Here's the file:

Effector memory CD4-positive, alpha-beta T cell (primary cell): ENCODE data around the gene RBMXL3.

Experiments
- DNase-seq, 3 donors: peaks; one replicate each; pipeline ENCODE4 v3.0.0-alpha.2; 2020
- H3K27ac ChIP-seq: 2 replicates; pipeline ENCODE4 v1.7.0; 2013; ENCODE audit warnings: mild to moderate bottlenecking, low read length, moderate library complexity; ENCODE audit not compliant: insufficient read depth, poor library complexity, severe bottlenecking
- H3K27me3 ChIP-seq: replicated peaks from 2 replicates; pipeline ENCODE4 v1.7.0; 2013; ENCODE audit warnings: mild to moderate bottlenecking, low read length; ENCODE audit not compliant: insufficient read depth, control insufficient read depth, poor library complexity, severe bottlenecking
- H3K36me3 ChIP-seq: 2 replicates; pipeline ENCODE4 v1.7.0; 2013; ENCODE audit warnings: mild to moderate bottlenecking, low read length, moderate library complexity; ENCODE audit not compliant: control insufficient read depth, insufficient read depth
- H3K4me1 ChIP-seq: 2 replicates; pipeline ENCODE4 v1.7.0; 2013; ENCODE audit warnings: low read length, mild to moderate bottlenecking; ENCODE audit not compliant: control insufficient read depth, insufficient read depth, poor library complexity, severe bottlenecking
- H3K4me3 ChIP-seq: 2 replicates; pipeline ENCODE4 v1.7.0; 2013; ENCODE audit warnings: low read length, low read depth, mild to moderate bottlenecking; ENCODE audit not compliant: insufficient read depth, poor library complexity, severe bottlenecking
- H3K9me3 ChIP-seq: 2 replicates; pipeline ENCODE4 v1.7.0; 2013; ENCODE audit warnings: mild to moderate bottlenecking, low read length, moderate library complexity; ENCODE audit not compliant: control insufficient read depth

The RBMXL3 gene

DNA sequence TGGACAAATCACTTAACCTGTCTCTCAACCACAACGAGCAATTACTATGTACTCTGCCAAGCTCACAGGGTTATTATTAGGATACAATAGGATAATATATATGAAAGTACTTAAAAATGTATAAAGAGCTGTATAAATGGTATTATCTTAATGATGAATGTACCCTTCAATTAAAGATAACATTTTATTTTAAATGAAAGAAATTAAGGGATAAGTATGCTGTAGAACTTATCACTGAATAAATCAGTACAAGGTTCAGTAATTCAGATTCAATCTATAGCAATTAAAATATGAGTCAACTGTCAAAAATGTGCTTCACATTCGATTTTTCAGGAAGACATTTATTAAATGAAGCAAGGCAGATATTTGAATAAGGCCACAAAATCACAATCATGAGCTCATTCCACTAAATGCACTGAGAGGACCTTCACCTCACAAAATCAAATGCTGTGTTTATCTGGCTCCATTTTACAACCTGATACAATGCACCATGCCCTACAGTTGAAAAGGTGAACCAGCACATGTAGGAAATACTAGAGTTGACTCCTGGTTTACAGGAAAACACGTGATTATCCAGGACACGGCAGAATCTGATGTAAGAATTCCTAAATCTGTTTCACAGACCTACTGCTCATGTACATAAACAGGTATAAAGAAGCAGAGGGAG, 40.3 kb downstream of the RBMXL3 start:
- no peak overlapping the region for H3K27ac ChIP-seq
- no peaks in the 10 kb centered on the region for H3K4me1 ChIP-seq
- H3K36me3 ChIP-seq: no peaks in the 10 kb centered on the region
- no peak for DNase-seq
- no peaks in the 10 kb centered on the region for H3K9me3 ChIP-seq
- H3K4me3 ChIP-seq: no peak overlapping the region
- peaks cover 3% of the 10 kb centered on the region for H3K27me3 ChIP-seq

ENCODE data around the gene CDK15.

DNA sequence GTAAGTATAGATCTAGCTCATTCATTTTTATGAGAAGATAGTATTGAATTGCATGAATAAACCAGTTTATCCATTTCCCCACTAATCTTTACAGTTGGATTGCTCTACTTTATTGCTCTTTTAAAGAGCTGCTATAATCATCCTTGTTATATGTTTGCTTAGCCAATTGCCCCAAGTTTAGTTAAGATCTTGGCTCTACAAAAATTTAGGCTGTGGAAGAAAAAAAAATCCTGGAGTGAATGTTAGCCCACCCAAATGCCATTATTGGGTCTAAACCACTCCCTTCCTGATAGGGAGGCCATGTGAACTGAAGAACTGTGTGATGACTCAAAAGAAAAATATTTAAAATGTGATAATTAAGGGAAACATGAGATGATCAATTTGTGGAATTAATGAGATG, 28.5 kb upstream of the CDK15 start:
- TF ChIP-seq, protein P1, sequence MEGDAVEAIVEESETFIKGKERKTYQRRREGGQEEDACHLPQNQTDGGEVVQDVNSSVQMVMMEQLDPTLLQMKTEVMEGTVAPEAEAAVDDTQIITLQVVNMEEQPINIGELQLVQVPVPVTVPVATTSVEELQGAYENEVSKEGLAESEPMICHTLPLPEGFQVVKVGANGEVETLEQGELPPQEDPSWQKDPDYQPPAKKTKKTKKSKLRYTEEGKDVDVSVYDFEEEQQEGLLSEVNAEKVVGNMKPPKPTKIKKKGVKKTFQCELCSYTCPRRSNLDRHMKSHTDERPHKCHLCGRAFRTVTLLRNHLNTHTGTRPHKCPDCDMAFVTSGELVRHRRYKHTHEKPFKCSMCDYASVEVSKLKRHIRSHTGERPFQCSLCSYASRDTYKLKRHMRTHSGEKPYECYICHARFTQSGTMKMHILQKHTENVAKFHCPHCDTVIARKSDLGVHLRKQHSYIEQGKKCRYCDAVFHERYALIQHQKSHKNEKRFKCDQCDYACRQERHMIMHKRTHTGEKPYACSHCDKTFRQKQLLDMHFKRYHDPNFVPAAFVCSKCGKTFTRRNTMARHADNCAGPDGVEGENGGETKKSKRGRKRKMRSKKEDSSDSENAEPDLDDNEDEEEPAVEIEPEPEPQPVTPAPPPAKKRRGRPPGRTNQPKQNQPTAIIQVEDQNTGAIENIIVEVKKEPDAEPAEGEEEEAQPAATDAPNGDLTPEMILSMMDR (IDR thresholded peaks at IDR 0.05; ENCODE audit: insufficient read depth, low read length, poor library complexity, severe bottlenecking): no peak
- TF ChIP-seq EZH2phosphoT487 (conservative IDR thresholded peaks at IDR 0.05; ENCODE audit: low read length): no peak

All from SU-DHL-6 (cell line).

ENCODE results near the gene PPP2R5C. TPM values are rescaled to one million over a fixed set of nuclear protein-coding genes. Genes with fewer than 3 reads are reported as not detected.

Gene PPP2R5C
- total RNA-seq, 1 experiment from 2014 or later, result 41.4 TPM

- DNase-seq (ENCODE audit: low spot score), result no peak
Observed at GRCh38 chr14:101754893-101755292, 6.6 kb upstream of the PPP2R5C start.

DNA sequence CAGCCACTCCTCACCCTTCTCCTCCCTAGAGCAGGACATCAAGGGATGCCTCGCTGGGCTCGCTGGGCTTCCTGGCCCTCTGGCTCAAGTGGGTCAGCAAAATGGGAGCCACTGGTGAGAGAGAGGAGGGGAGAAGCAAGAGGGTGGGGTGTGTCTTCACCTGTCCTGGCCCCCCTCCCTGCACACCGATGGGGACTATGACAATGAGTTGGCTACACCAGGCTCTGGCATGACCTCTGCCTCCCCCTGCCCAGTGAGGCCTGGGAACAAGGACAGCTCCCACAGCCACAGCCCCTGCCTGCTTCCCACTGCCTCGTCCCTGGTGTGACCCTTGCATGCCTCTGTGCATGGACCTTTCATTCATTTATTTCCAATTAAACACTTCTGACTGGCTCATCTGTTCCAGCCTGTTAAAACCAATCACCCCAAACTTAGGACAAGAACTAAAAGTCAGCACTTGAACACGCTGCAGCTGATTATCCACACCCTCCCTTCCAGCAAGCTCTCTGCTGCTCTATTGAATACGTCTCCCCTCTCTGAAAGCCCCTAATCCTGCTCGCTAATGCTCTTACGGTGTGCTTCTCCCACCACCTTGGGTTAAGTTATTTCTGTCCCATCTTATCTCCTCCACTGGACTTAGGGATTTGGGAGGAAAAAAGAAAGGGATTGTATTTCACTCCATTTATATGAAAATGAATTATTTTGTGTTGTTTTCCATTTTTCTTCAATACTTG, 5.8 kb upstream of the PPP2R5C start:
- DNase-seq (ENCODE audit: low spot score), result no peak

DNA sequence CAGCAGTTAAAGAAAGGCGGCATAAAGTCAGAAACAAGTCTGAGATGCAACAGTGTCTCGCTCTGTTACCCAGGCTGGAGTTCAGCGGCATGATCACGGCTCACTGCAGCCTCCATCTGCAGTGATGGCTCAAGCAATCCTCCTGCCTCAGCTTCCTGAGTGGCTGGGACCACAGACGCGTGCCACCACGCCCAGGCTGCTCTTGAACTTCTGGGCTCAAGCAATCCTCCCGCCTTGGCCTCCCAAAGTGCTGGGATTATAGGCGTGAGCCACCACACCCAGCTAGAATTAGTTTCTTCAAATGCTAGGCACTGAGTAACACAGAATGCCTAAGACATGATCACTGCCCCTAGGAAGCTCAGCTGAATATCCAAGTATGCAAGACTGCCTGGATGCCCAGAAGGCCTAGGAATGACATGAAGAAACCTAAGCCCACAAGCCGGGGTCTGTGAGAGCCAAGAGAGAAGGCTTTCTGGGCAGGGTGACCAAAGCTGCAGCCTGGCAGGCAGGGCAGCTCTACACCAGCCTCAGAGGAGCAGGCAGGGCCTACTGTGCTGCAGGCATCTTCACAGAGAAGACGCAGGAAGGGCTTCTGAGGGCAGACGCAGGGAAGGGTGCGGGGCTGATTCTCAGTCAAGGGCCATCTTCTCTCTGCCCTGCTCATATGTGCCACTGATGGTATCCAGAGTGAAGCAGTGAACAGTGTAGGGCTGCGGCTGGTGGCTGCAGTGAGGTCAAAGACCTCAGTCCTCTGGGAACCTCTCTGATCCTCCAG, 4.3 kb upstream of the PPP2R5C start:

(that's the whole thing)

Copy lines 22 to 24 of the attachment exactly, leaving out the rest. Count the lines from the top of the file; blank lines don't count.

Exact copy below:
- TF ChIP-seq EZH2phosphoT487 (conservative IDR thresholded peaks at IDR 0.05; ENCODE audit: low read length): no peak

All from SU-DHL-6 (cell line).

ENCODE results near the gene PPP2R5C. TPM values are rescaled to one million over a fixed set of nuclear protein-coding genes. Genes with fewer than 3 reads are reported as not detected.